Wednesday, June 20, 2018


We are slowly making our way through White Hill Mansion. So far, the floor plans have been relatively simple, but I found the second floor confusing. Remember, I could not physically climb the stairs and investigate on my own. I had to rely on verbal reports and photos via my part of the team. It was a bit frustrating, especially on my first visit where no one seemed to know which room was which. Thankfully, I was able to locate the floor plans I've been sharing with you via these posts. Now things should be easy, right?  Humm.....

Unfortunately, John (who did the lion's share of the photos) either took them out of sequence, or e-mailed them to me that way. LOTS of staircases going up, down, bottom, top, etc.  all of them hard to place. Also, both John and Bob had difficulty with some details. Example: I had a picture of a white, tiled, fireplace. Behind it, in the next room, was a brick one. Were they in the kitchen or the basement? Both said the basement. And Claude? Well, she swears that there are THREE fireplaces in the basement: one in the 1800s section, one in the 1700s section, and one in the 1600s portion.

The earliest part of the mansion wasn't built until 1722. See what I mean?

Thankfully my questions regarding the flow of the second story rooms were answers via several YouTube walk through tours. By reviewing them countless times, with floor plans and our team pictures before me, I was able to place stairs and rooms in order, and see several rooms that my folks hadn't captured.. For these few areas, I've taken static shots from the posted videos. I will identify them as I go along. To these YouTube folks, thank you so very much for lifting the veil for me.

There are three ways to get from the main floor to the second. The primary way is via the "grand" staircase. So we go from here...

To here...

...and on to the second floor. Here is the floor plan:

You are now standing in the 1885 Hall. If you turn left, and go to the end, you'll enter the master bedroom.  

In its day, it must have been an exceptional room, bigger than we see it now. The coat room and women's loo had originally been part of the bedroom.

On my first visit to White Hill, this room called to me, even though I couldn't climb the stairs to see it. In my mind I could envision a room with a mirrored fireplace, and knew it was here Mary Fields could be sensed. I asked team members to focus on this room, and take a few photos. Karen Timper took a final shot with her full spectrum camera, and captured this scene...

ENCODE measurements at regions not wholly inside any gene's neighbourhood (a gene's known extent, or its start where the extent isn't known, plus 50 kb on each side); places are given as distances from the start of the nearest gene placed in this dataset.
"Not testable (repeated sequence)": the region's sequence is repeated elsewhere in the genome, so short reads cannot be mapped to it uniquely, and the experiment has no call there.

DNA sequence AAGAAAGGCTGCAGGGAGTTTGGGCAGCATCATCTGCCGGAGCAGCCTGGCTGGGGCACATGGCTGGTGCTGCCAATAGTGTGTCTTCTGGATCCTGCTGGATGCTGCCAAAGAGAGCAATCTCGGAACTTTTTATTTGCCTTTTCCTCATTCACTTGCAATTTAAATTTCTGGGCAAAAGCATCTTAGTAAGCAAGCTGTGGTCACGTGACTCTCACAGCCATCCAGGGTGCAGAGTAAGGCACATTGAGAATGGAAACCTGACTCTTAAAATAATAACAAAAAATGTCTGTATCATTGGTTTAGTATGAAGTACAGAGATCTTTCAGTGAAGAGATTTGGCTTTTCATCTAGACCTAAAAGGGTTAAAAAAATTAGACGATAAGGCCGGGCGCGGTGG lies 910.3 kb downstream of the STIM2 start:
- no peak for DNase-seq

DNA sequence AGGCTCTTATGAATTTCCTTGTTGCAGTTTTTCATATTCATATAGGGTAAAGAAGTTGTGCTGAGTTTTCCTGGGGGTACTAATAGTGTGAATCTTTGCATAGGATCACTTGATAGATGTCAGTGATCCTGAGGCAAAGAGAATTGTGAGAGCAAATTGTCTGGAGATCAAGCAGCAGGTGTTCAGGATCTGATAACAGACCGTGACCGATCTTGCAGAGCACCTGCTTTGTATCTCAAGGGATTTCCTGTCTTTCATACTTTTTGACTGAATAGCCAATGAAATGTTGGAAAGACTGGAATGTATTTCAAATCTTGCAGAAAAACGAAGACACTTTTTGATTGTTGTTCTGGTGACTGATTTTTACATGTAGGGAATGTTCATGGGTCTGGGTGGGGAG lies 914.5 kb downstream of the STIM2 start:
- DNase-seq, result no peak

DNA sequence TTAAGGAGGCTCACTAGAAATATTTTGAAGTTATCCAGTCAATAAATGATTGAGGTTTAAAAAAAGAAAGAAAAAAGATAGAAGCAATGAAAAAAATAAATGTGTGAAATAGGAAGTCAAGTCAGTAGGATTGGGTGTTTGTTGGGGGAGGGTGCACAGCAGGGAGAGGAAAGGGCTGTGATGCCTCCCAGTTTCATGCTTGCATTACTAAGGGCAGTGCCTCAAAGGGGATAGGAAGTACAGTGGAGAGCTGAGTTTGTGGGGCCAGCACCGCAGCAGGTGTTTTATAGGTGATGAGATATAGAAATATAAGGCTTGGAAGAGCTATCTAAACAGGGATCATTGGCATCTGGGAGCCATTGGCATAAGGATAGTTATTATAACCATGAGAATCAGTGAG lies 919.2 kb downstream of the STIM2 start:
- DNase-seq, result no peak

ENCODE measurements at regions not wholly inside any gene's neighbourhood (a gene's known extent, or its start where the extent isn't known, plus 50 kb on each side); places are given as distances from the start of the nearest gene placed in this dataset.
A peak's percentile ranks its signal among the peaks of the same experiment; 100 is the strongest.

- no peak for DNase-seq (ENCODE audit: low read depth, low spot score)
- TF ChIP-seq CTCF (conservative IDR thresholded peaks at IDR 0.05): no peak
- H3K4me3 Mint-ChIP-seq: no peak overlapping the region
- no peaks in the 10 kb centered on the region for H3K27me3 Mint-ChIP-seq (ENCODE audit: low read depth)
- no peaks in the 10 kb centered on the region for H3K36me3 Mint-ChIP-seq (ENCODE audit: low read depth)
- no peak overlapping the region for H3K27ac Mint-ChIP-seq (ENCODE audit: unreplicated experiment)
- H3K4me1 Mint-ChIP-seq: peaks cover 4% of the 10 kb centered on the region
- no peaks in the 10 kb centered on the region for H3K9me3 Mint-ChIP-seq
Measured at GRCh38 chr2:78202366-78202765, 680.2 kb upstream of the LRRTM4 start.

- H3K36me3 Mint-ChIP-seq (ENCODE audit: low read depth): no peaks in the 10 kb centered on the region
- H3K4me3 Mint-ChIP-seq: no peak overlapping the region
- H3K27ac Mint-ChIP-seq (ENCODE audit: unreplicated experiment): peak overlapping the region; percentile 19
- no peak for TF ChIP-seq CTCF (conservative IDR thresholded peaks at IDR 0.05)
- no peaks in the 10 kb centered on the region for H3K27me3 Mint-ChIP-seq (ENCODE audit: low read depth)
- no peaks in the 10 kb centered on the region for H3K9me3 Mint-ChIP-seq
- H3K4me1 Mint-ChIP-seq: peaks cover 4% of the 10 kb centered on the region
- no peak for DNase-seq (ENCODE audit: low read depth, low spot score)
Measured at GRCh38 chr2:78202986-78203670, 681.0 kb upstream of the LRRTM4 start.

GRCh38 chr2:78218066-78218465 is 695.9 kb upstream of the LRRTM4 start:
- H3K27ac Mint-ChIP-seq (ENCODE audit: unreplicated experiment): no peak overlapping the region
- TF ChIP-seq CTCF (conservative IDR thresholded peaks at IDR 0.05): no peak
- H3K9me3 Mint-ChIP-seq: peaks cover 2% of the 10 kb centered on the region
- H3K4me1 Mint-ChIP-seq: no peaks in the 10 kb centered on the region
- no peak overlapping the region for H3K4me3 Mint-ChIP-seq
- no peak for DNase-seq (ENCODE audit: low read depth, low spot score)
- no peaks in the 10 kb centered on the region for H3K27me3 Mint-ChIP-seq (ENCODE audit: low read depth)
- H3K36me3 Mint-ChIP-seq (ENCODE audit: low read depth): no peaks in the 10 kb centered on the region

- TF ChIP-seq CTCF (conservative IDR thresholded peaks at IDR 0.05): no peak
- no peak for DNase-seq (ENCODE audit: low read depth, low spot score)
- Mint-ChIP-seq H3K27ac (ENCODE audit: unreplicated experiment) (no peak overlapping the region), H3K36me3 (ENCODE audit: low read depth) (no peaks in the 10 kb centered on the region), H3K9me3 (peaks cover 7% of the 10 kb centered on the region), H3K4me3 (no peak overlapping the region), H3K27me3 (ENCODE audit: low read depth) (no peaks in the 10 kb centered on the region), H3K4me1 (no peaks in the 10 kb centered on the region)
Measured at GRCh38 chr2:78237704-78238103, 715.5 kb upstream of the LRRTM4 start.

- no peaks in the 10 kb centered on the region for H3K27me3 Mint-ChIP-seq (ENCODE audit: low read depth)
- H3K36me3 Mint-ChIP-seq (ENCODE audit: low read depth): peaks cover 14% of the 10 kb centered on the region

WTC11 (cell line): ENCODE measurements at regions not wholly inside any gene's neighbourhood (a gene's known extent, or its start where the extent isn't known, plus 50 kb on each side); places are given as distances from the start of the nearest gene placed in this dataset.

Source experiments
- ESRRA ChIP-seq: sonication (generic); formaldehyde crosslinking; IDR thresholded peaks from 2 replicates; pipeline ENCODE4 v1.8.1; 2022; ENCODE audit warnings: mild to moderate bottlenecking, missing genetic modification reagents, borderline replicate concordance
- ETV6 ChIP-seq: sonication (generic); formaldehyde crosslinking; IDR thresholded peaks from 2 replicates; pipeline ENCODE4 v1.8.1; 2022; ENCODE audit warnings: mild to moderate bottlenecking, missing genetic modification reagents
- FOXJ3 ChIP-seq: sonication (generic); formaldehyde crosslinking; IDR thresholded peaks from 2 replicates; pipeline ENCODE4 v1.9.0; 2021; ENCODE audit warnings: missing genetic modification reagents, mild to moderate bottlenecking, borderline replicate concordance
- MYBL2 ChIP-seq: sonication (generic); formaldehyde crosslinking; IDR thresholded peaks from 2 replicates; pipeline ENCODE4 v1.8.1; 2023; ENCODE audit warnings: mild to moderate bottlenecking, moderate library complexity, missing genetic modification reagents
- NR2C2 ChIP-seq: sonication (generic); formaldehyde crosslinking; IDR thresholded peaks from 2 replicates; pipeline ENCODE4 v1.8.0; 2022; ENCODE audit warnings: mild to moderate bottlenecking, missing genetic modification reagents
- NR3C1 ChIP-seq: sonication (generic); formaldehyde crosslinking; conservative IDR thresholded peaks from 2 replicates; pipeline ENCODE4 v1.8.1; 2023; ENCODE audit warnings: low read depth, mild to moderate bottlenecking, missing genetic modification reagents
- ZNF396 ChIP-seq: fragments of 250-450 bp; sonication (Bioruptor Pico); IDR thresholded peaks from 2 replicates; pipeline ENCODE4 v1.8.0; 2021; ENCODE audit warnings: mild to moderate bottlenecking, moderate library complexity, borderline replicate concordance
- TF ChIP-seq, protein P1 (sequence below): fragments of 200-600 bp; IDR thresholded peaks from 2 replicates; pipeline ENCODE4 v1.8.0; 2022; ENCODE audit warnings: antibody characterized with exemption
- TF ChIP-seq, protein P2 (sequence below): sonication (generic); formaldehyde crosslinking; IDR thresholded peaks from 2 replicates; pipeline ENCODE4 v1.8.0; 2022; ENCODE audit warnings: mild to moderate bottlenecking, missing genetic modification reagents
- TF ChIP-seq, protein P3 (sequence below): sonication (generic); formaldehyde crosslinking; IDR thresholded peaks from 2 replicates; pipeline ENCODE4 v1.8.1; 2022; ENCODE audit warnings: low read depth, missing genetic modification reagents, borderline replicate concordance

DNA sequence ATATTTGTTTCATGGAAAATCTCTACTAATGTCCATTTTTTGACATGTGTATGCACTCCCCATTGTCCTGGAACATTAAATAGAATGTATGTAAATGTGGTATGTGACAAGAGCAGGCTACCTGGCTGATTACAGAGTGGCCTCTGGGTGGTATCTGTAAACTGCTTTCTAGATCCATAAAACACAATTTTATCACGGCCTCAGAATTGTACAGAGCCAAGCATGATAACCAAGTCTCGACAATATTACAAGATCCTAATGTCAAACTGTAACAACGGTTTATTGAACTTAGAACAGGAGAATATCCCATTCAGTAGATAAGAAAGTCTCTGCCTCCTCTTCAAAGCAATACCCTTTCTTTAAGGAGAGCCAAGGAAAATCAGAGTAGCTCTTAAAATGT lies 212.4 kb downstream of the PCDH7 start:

There appears to be a black mass blocking entrance to the room. Could this be Mary's spiritual attempt to keep the living from invading her privacy?  On this latest trip, no one picked up anything unusual in this room.

Leaving the master bedroom, there is a door immediately on your right. It's a sweet, little room with a bow set of windows.

This was the restaurant's coat room, once a part of the bedroom. 

Directly across the hall, you will find the ladies' room, and the 1760 nursery. My team did not take pictures of this area, so I am relying on these scenes from posted YouTube tours.

I was really surprised by the dimensions of the nursery. I anticipated it being sizable, but it is actually quite small.

Back in the hall, heading away from the master bedroom, you enter the Fields children's bedroom.

This room is  larger than it appears.Immediately to the left of the table, it has a bow of windows. On my prior visit, Maureen and I could hear children running down a hall and partially down the grand staircase. On this latest investigation, I could sense the children hiding in their room.  

Look at the floor plan. Outside the children's bedroom you will see a hallway marked as leading to the restaurant owners' living quarters.  If you walk to the end of this small hall, you come to a rather modest, and modern, kitchen.  This shot is taken from YouTube:

It's blurry, but it gives you a sense of its size and shape. It's strange how many folks not only fail to photograph this room, but actually forget it's there.  Maybe that's because it is right next to the infamous "red bathroom".

Identified on the layout as "The Glenk bathroom", you can see why it earns its nickname:

According to John, the turquoise hallway behind the cellar bar was the most frightening of the mansion, but the red bathroom ran a close second. On his live action shot, a large orb slowly floats from
the upper center of the photo, down and across to the tub, where it goes out of frame. At the same time, you can hear a noise like a sheet of metal rattling.  John claimed the orb was "the size of a dove". Well..not quite, but it was large.

Many investigators feel drawn to this area, some actually getting into the tub. I believe Nick Groff slept in it during one night of "Paranormal Lockdown". Neither John nor Bob felt so compelled.

The red bathroom has two doors, one from the hallway and the other leading to the Mayer bedroom. In fact, the only way to enter the Mayer bedroom, while on the second floor, is through the bathroom.

Between the bathroom and the Mayer room is a bit of a landing which contains the hidden back stairs.

I believe the door at the bottom opens to here...

This is another YouTube shot. It is a doorway in the short passage on the main floor, between the Crossley room and the kitchen. So, one could access the Mayer bedroom via these stairs, and from there through the red bathroom and onto the second floor proper.

There is one more way onto the second floor. We are coming to that...

The flooring in the Mayer bedroom isn't that safe, and there are usually chairs surrounding the center area, with signs reading, "Do Not Enter". (You can see one on the left in the photo.)  However, many folks walk down the sides of the room. That is the only way to get to John Glenk's bedroom from the second floor.